THE gruesome murder of a young, well-to-do woman in Islamabad over the Eid holidays has generated widespread shock. The suspected murderer was a close acquaintance, and the alleged attempts by his influential family to get him off scot-free and flee the country are familiar elements in a sordid story of both class privilege and horrific violence. Perhaps most jarring is the fact that the corpse was beheaded after the murder.
I suspect I am not the only person to have heard of this gory episode and be reminded of the spectacular manner in which the Taliban undertook such violent acts at will some years ago. The latter are once again rampaging through the Afghan countryside, with predictable spillover effects in the ex Fata region.
Pakistani officialdom has articulated a far from unambiguous position on the future of Afghanistan, and Talibanisation more generally. Not to be left far behind, mainstream journalistic circles and a vocal segment on social media actually appears to be welcoming the Taliban’s impending accession to power.
Pakistan’s small progressive political community has unequivocally spoken out about what is unfolding both across the border and in border districts like Waziristan and Kurram. But those privy to such circles will testify to the alarmism that is pervading drawing room conversations of the liberal chattering classes. So how does this square with grisly murders perpetrated by members of these same classes?
It is essential to interrogate the wider epidemic of violence.
I am not trying to trivialise a truly horrific instance of patriarchal violence. Being rich and relatively powerful in this society does not grant women and girls protection from sexual and other forms of abuse. Which is precisely why it is essential to interrogate the wider epidemic of violence that this country’s liberal elite has helped spawn, no matter what its self-perception.
Alongside ‘terrorists’, the Taliban and other militant right-wing forces are routinely depicted as ‘mediaeval’. In the post 9/11 world, educated and urbane social segments have propagated such notions uninhibitedly. The latter clearly consider themselves ‘modern’ and ‘civilised’, and have supported the state — and here I mean both the US and Pakistan — against those who ostensibly want to take society back to the stone ages.
This narrative rings hollow now with the Americans, Pakistanis and pretty much all regional powers once again negotiating a power-sharing arrangement in Afghanistan with the ‘mediaeval’ Taliban. But this narrative and its associated elitist structure of power has far deeper societal roots.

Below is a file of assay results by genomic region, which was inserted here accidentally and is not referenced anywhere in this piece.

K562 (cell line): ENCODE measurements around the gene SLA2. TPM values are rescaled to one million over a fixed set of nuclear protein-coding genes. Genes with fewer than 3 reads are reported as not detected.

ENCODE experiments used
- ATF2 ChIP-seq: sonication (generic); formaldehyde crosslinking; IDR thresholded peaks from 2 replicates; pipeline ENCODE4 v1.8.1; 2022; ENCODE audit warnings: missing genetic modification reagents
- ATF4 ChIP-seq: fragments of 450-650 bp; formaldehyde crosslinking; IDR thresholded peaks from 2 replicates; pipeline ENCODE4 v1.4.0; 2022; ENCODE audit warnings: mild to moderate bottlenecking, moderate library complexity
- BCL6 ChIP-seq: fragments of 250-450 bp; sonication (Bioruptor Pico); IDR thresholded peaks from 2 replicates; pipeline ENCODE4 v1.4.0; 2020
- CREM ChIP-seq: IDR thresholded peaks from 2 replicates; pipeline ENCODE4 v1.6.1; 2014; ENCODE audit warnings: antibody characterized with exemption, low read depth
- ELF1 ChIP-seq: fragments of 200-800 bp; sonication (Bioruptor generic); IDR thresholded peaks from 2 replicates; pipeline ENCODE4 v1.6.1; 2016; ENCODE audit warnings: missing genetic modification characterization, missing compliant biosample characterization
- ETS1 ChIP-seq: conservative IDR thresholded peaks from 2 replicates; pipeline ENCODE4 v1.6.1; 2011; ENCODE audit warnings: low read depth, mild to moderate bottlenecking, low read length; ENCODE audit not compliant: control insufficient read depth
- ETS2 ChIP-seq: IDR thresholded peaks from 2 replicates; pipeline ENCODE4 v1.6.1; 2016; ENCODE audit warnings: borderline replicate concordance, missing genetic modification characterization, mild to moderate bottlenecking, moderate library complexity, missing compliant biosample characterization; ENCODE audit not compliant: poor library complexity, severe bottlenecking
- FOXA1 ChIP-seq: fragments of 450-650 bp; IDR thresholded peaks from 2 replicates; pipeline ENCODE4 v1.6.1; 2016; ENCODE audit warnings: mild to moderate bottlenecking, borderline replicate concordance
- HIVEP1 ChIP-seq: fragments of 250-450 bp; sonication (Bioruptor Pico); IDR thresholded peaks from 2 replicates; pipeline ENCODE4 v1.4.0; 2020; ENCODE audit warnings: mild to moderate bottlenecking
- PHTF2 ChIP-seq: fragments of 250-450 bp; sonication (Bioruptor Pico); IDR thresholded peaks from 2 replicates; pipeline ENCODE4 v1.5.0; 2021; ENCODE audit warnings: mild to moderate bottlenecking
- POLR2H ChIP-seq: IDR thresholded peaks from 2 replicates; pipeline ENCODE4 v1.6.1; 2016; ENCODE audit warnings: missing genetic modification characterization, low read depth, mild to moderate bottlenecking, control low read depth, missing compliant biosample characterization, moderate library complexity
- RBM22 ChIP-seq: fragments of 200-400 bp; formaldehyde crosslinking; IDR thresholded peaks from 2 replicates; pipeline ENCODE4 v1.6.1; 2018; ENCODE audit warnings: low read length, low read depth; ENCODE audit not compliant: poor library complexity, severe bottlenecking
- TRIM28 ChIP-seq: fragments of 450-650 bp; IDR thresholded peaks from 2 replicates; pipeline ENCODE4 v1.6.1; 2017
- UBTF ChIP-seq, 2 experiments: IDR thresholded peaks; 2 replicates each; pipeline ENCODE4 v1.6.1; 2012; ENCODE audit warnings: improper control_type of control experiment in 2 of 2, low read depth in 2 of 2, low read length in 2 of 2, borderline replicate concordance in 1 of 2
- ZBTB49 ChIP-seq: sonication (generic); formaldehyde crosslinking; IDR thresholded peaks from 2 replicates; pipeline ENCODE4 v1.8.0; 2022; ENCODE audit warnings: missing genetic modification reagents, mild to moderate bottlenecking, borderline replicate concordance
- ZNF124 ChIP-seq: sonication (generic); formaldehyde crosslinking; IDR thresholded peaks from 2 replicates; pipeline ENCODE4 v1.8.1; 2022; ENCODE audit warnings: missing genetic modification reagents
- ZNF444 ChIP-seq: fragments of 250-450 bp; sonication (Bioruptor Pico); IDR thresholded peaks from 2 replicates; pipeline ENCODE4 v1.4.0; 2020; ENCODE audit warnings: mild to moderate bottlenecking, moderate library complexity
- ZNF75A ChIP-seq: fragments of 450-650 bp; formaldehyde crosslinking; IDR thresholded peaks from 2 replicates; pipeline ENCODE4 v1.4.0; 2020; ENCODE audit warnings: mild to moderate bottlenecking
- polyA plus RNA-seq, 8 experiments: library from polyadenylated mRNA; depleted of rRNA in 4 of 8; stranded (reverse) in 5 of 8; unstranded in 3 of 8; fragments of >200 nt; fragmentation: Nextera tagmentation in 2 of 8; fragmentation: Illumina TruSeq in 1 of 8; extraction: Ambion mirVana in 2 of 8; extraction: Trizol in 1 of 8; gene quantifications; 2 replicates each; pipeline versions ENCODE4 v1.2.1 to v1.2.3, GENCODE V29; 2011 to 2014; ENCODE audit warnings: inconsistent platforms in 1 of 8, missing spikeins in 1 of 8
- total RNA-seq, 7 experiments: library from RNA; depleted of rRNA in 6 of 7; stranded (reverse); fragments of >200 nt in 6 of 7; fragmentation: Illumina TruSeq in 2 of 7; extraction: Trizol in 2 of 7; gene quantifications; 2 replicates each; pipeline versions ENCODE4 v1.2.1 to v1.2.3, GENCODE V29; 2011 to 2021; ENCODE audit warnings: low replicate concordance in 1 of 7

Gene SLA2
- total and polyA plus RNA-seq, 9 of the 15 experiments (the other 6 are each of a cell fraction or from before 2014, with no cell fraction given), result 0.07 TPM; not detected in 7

It has been said before but is worth reiterating now that the Taliban are direct descendants of the mujahideen that the ‘civilised’ world supported in the 1980s. Pop culture in both Western and Muslim societies romanticised ‘holy warriors’, textbooks were rewritten in their names and Rambo movies made to highlight their down-to-earth values.
Even farther back in time, educated and propertied Indian Muslims negotiated with the British for quotas and representation while the uneducated and propertyless masses were at best subjected to social control measures and at worst labelled ‘dangerous classes’ or even ‘mad mullahs’.
It is thus that one can trace a clear genealogy of the ideological binary that the Ugandan scholar Mahmood Mamdani has suggestively described as ‘Good Muslim, Bad Muslim’. This binary is propagated by the contemporary state in the guise of ‘good Taliban’ and ‘bad Taliban’, but the problem extends well beyond establishment games. This is a social phenomenon embodied not only by the most recent wanton act of violence by an entitled young man, but also by the quite shameless manner in which his family and friends are jostling at the highest echelons of state power for him to be allowed to leave the country.
These are the ‘good Muslims’ who wine and dine with both the domestic and global ‘one per cent’. They remain ‘good Muslims’ despite associating with Western governments who fan the flames of Islamophobia in their own countries. Meanwhile, the rest of the local ‘1pc’, including but not limited to influential clergymen, real estate tycoons and uniformed state personnel, commit crimes against the meek at will, while enforcing religious dictates for the rest of us.
Even when they get caught, like Rao Anwar did, they are rarely put away. In fact, in the next iteration of ‘Good Muslim, Bad Muslim’, they are restored to their perch while the ideological binary that sustains this anti-people system is stuffed down our collective throats.
An elite-led ‘consensus’ is once again in the offing to transform the Taliban and those of their ilk into ‘good Muslims’ whilst rendering those of us who resist patriarchy, militarism, ethnic-national oppression and brazen class privilege as ‘bad Muslims’. We have been down this road before. It ends badly, leaving even relatively well-to-do women at the whims of vicious, wealthy and unaccountable men.
The writer teaches at Quaid-i-Azam University, Islamabad.
Published in Dawn, July 24th, 2021